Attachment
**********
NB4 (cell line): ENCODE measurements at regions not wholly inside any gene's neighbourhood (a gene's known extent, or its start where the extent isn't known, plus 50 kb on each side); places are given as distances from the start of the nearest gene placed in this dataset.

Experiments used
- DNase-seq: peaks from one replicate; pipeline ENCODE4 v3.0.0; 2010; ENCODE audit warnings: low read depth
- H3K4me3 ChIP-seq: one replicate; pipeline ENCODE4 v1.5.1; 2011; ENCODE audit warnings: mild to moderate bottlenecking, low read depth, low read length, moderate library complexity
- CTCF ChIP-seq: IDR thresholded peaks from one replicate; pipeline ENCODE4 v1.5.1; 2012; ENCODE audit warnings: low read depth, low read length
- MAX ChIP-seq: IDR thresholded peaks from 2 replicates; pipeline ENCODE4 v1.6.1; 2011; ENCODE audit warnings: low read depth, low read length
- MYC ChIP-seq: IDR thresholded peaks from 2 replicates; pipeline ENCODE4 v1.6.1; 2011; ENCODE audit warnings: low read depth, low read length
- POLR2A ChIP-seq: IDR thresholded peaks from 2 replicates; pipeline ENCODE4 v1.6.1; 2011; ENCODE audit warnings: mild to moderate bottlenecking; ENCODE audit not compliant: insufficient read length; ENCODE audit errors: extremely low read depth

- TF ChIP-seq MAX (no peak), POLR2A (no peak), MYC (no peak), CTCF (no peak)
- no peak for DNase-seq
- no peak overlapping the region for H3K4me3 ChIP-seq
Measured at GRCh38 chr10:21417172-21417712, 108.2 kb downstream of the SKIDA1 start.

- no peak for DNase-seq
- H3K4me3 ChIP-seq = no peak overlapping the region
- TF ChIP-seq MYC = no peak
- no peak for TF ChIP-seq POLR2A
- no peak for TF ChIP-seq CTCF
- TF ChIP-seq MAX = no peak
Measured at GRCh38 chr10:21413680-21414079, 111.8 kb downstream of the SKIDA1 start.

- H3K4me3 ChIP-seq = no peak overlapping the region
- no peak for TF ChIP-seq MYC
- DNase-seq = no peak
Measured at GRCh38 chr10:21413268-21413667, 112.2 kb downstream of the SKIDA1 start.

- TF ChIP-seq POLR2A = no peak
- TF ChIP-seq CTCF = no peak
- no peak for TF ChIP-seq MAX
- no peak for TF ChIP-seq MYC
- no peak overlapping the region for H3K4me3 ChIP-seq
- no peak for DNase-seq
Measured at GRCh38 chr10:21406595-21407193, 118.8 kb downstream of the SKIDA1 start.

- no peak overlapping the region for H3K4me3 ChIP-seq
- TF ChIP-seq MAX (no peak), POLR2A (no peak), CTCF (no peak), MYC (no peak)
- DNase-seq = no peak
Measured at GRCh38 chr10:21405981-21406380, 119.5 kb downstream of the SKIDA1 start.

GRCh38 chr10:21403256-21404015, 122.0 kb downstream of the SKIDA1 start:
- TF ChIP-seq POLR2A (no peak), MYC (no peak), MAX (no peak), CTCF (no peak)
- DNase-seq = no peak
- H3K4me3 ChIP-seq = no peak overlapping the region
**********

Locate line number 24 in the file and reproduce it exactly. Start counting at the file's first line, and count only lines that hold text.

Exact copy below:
- TF ChIP-seq POLR2A = no peak